Mobile storage in the age of GDPR

The EU's General Data Protection Regulation (GDPR) mandates high penalties for data loss -- with no exceptions for mobile users. But what about large data sets on the go? Minimize your GDPR exposure with an encrypted USB drive.
Written by Robin Harris, Contributor on

Mobility is great, except when it comes to data. Then it can be a massive financial and legal headache. When on-the-go it is easier to lose devices - and the data they contain - than when you're buttoned up at the office. Violators may be fined up to €20 million or up to 4% of the annual worldwide sales of an enterprise, whichever is greater.

While websites are the most obvious target of the GDPR, it applies to all personal data, no matter how collected. If you or your company collect personal information you're liable.

GDPR isn't the only reason to protect mobile data. Company proprietary data, such as CAD files for new products, software code, and non-disclosure presentations, are just a few examples of data that could be very damaging if competitors obtained them. Given that state actors are looking to give their countrymen a leg up, encryption is essential.

For mobile users

This creates a serious liability for those of us who are mobile. You can encrypt your notebook, tablet, and phone data, but how often do you always have everything you need with you? Under GDPR any data in transit also needs to be encrypted, which is easy enough if you use a VPN.

But download speeds can be wildly variable, and if you need to access gigabytes of data, the wait can be interminable. Also some countries censor or monitor internet access. A better solution: an encrypted USB thumb drive.

How to quickly and securely wipe your data off almost any device

While there are many software encryption tools, they aren't always compatible across different operating systems and, often, even different versions of an OS. If a Chromebook is the only computer available at a remote site, you can still work with an encrypted drive.

Or consider a factory floor. Headless programmable logic controllers may contain sensitive customer design data. Updates to that data can be placed on an encrypted USB drive set to autorun the update. Enter the password, plug in the drive, and you've simplified and secured the update process.

Encrypted mobile storage

Encrypting USB drives are the gold standard for secure mobile storage. You've seen them: They have tiny keypads for setting and entering passwords, removing the need for external software tools, and ensuring OS independence.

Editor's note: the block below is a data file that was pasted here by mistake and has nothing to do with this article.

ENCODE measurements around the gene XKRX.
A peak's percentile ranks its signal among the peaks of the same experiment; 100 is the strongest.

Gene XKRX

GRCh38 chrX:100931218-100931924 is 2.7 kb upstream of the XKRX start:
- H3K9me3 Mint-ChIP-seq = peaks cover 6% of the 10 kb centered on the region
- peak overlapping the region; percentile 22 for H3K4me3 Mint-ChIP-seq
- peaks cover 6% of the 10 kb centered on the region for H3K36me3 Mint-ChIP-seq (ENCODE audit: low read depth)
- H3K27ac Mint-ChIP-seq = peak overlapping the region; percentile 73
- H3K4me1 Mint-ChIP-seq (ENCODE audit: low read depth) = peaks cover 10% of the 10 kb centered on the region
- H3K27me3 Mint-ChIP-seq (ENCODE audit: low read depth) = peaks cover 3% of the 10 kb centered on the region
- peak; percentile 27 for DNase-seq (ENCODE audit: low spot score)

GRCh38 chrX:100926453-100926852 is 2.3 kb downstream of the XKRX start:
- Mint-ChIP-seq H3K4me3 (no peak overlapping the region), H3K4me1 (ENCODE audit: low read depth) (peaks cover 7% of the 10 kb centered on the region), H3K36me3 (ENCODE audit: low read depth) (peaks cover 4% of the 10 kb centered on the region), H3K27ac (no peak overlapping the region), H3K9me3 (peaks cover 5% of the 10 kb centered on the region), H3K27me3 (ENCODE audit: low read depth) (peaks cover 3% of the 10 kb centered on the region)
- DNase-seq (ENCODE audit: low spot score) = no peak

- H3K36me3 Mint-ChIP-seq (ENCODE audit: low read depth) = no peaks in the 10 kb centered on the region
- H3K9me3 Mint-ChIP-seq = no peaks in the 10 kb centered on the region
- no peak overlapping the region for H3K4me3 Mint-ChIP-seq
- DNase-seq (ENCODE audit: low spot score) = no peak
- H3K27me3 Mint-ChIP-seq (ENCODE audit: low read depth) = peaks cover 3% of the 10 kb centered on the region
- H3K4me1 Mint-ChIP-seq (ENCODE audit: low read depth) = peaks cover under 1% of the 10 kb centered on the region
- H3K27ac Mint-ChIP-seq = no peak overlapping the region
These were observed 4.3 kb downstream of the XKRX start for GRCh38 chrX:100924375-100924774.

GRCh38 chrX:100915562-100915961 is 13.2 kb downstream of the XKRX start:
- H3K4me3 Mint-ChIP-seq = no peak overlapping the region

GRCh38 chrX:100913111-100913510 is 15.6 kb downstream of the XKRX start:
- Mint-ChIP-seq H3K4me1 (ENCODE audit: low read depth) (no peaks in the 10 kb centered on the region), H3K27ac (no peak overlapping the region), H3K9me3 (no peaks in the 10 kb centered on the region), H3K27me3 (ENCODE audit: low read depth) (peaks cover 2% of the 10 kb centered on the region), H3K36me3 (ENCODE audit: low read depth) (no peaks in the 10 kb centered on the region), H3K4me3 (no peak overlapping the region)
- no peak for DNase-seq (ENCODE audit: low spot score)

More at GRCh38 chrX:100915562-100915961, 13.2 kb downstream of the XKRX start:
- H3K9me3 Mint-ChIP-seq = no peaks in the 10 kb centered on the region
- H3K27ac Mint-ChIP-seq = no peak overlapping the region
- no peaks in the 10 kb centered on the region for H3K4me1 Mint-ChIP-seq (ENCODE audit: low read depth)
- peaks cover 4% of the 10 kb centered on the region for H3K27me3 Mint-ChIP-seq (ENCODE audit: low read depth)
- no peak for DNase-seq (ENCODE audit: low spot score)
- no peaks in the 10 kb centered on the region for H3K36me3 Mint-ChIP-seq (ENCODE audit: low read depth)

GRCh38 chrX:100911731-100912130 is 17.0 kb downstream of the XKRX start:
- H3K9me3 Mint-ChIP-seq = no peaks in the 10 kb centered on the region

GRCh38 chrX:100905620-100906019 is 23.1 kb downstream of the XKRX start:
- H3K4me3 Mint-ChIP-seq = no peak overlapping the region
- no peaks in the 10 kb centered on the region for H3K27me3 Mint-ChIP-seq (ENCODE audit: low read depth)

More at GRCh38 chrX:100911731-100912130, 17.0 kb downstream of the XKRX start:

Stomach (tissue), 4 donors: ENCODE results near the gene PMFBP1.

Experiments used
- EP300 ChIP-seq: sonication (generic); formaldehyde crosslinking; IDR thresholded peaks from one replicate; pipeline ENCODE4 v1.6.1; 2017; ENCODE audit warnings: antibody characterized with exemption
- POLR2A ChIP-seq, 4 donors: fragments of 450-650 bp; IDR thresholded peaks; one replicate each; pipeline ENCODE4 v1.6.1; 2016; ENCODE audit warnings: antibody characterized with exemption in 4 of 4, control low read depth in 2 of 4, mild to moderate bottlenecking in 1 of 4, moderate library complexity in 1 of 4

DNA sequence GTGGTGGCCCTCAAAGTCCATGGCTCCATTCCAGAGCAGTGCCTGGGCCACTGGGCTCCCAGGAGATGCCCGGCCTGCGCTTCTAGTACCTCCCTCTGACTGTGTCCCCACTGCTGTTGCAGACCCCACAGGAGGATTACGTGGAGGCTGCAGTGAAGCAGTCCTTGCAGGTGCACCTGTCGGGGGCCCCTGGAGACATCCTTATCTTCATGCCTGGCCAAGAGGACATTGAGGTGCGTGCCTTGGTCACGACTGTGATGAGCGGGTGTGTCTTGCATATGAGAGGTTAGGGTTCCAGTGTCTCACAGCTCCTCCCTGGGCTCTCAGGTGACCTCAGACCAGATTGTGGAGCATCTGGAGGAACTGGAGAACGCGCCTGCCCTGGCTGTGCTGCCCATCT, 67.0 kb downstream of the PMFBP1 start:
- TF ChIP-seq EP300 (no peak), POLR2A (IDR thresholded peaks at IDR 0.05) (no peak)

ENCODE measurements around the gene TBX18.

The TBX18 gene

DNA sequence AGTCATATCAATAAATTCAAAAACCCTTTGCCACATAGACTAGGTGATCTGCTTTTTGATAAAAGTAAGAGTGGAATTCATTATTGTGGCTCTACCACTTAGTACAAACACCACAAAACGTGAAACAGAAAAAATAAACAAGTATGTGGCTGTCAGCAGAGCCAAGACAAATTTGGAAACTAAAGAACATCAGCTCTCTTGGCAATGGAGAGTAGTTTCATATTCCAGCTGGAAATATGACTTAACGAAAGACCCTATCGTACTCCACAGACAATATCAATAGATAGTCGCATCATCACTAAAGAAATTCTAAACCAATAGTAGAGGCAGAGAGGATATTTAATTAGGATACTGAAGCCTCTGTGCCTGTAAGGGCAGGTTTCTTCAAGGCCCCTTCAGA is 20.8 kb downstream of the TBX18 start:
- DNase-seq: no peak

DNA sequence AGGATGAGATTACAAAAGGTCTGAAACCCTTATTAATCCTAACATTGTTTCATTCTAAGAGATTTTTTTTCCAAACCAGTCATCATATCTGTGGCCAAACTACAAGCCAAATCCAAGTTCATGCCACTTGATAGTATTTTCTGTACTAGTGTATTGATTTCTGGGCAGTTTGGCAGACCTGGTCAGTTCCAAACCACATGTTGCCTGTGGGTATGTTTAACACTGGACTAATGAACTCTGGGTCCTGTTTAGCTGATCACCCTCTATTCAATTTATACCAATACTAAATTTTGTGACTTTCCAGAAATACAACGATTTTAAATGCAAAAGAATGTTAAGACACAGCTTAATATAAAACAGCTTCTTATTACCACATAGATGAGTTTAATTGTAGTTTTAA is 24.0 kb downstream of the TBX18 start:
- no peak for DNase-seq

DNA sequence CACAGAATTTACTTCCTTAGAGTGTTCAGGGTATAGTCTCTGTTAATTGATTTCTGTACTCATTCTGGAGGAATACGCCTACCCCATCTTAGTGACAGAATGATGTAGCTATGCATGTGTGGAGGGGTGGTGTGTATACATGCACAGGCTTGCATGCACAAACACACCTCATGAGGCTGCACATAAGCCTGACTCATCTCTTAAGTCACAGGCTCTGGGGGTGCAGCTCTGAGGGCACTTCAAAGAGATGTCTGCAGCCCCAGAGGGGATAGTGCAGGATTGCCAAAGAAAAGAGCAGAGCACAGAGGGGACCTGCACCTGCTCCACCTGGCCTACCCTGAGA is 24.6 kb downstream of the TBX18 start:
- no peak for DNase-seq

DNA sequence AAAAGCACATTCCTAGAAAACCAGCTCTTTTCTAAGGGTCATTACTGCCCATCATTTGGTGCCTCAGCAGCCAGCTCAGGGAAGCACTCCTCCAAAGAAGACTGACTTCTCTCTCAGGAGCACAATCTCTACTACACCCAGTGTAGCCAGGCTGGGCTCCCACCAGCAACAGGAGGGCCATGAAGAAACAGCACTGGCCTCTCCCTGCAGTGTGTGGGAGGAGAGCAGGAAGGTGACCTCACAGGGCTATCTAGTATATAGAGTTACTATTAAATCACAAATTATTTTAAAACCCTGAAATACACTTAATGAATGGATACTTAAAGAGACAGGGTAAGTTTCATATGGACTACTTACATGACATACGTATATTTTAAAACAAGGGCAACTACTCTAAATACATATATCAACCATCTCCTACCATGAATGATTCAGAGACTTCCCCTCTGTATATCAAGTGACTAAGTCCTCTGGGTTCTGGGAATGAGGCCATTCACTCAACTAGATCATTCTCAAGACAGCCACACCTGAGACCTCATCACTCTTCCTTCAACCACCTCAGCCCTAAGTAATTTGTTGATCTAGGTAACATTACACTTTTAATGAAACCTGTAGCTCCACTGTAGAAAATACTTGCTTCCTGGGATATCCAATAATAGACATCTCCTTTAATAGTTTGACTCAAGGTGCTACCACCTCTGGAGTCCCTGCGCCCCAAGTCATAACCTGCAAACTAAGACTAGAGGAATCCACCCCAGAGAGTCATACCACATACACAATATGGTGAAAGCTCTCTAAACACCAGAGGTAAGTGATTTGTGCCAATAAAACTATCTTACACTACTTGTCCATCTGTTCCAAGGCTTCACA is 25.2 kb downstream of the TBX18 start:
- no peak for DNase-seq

They're available in capacities ranging from 4GB to 128GB, and typically use AES 256-bit encryption. Once the password is entered, the data is available at USB 3.0 speeds, about 500MB/sec, instead of, too often, a few MB/s download.

Many companies choose to buy encrypted drives in relatively small capacities, such as 8GB to 16GB. This limits the amount of data an employee can remove from the premises, as well as reducing cost.

Of course, USB drives, encrypted or not, are small physical devices, and can be lost or stolen. That's why it's important that the drive be protected from physical intervention, typically with the electronics encased in epoxy.


Some vendors, such as Kingston, go a couple of steps further. They offer several forms of USB drive customization.

Endpoint management. If you use endpoint management software, such as Data Locker, a customized firmware drive identifier can ensure that only authorized drives can read and write data. An unauthorized drive can't read or write data.

Color coding offers another layer of physical security. Some firms and agencies use color to indicate data classification -- secret, top secret -- or what department -- engineering, finance -- the drive is allocated to.

Some take that a step further, changing each function's color every quarter or so, to ensure that drives are regularly returned and wiped. Some empower security to confiscate any non-compliant drives based on color. 

Drive ID info. Many drives offer an option to put a "return to if lost" message on screen when an encrypted drive is plugged in. Some companies have this function disabled to avoid the embarrassment of revealing a drive has been lost. They'd rather just write it off, knowing that the data cannot be accessed.

Password tries. Users are commonly limited to 10 password attempts before the drive wipes itself. But some customers think 10 tries is too many, and may reduce the retry count to 5 or less.

The Storage Bits take

With the GDPR regulations, companies have a whole new level of liability for lost data. But if the data is lost on a suitably encrypted device, there is no liability.

With the summer travel season upon us, now is a good time for IT professionals to ensure that their users have the proper equipment to comply with GDPR regulations. Encrypted USB drives are likely to be a key component in a security plan for mobile users.

Comments welcome! I've done work for Kingston, but I welcome comments about other vendors and/or strategies.

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